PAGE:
Scientist vs. Patient: A Dialogue on Tumor Sequencing
Molecular Profiling and Tumor Sequencing
Frequently, when a friend or family member knows someone diagnosed with breast cancer, I become an early point of contact– a resource to help the newly diagnosed patient, and I’m always glad to be able to help. Frequently, I can draw on my own experiences, but as time passes, I’m finding that there are so many more options available to patients now than there were only four years ago. Going through my morning routine today, I began to wonder how I would respond if someone asked me whether I thought they should have their tumor sequenced. It can be a pretty big expense, even when “covered” by insurance. (I hate how saying that that something is covered somehow implies it’s free, which can be very far from the truth!) I decided that it would depend. If they had metastatic disease that had progressed on several different therapies, then yes, I think looking at anything and everything might be worth it.
But tumor sequencing is still in the early stages of its development. After some consideration, I thought the scientist in me might not suggest this level of testing except in pretty rare cases. But then a funny thing happened. The patient in me thought of my friends in support group– young women with early stage breast cancer and little kids. What if one of them found out that she had a recurrence? Would I encourage her to sequence her tumor right away? Hmmm. This theoretical exercise just got a little harder. I’d want her to get the best treatment as quickly as possible to make sure that she was around to see her kiddos grow up. But I would also worry about giving her false hope and costing her a lot of money. The scientist in me wouldn’t want to make any claim without data. So for her, I think I’d go with a heavily qualified “maybe,” as long as she understood that her results might not change her treatment course or her overall outcome. Not exactly happy with that answer, I continued making my bed when I stumbled upon the real question. I asked myself out loud, because I was alone, and that’s how I roll.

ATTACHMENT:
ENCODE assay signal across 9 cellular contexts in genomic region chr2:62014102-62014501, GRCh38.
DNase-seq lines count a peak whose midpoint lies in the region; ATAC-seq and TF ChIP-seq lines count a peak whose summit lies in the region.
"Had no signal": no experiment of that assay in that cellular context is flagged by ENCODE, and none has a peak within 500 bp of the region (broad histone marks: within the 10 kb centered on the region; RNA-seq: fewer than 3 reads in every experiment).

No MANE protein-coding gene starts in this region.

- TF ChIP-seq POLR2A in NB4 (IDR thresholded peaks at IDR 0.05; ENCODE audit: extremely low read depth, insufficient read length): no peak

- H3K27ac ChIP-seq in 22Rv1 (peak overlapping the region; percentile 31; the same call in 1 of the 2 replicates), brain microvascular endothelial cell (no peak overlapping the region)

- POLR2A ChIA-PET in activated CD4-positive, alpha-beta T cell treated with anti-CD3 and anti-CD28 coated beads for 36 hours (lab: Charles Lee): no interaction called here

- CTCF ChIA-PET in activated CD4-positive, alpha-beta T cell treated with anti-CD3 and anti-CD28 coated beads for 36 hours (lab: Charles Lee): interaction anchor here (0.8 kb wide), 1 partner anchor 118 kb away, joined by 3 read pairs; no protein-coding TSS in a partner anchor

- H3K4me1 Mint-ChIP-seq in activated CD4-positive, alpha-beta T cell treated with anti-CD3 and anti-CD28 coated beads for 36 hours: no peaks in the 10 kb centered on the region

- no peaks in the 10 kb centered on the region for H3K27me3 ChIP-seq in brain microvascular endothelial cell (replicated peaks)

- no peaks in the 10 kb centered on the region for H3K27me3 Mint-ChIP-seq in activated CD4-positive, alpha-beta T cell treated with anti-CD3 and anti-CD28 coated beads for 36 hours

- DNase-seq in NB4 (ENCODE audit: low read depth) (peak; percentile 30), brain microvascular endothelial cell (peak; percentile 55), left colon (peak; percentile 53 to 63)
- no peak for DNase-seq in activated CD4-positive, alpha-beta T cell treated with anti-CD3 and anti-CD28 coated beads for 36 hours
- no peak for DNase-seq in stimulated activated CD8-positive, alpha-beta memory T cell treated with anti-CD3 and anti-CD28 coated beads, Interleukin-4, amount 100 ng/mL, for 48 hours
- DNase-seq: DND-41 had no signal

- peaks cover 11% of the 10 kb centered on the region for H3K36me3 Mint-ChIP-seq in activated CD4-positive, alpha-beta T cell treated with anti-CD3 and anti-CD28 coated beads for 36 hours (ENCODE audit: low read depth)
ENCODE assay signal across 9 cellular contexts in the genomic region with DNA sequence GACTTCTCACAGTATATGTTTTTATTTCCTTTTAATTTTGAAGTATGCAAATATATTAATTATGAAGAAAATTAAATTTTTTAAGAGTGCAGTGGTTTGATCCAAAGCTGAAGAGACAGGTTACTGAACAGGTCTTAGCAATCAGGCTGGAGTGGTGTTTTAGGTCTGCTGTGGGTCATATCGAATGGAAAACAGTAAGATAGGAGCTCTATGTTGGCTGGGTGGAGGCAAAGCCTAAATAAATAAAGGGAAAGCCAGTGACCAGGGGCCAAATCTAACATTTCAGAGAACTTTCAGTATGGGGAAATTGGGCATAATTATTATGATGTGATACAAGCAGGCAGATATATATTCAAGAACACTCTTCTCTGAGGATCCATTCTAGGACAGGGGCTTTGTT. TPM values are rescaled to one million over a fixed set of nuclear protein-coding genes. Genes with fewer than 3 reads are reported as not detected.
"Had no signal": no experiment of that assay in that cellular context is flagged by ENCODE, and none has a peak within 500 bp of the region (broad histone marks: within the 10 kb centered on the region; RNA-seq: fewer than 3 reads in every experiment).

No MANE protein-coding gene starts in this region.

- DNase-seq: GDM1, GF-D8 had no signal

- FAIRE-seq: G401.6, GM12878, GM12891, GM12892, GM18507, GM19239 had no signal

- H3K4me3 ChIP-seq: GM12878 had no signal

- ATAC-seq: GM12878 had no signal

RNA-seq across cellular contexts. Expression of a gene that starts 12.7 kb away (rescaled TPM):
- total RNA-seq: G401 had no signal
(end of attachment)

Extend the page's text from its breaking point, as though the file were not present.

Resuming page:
What if I had a recurrence? Would I want to sequence my own tumor?
In times like these, it’s nice to have Scientist Jamie around, but she pretty much takes the backseat to Mom Jamie and Patient Jamie. Mom Jamie wants to be around to see her kids grow up, graduate from all the things, and have babies of their own. Mom Jamie wants shop for prom dresses and wedding dresses, take college tours and help with cross country moves. Patient Jamie hates the anxiety that comes along with cancer, and insisted on a bilateral mastectomy even though Scientist Jamie knew that it wouldn’t improve her survival at all. So if it were me, what would I do? Mom/Patient Jamie knew the answer almost before Scientist Jamie finished asking the question out loud. I’d want that sequence. I’d want to know every single solitary letter, on the off chance that it would give me one tiny clue at which drug would keep me around the longest. Scientist Jamie would know it was a long shot, it might be hard to find a trial even if the sequence found a drug-able mutation, and that targeting a mutation with a drug might not change the progression of the cancer at all. She would tell everyone else not to get their hopes up. But Scientist Jamie would also know that the only way to grow new science is to gather more data, so her sequence could be important, even if it didn’t help Patient Jamie. She would have to admit that Patient Jamie’s hopes of finding a drug that could put a hold on her cancer wasn’t an impossibility– the only way to come up with new treatments is to look for them and try them.
And so I returned to my original question. Who should sequence their tumor? Making decisions is always hard, more so when there is no clearly right or wrong decision. Scientist Jamie would want to be sure that her friends knew sending a tumor off for sequencing isn’t a home run, but Patient Jamie knows that being an empowered, engaged patient is important, and having that sequence in hand is a great way to start. More and more patients are finding hope in the form of new treatments that are given to them as a direct result of information found in their DNA. I think we will see tumor sequencing become an even more useful tool to many patients– not just those who have exhausted all traditional treatment options– as they strive to live longer and better lives after a cancer diagnosis.
Jamie Holloway is a both a scientist and a survivor, earning her PhD in tumor biology from Georgetown University a few years before her own breast cancer diagnosis. Now living with no evidence of disease after treatment for early stage triple negative breast cancer, she bridges the gap between scientists and researchers as a Precision Medicine Advocate for Cure Forward and as the Patient Advocate for the Metastatic Breast Cancer Project at the Broad Institute. She works with researchers as part of the Georgetown Breast Cancer Advocates and writes about her personal experience with cancer on her blog, Run Lipstick Chemo, and as a contributor to the Cure Magazine community.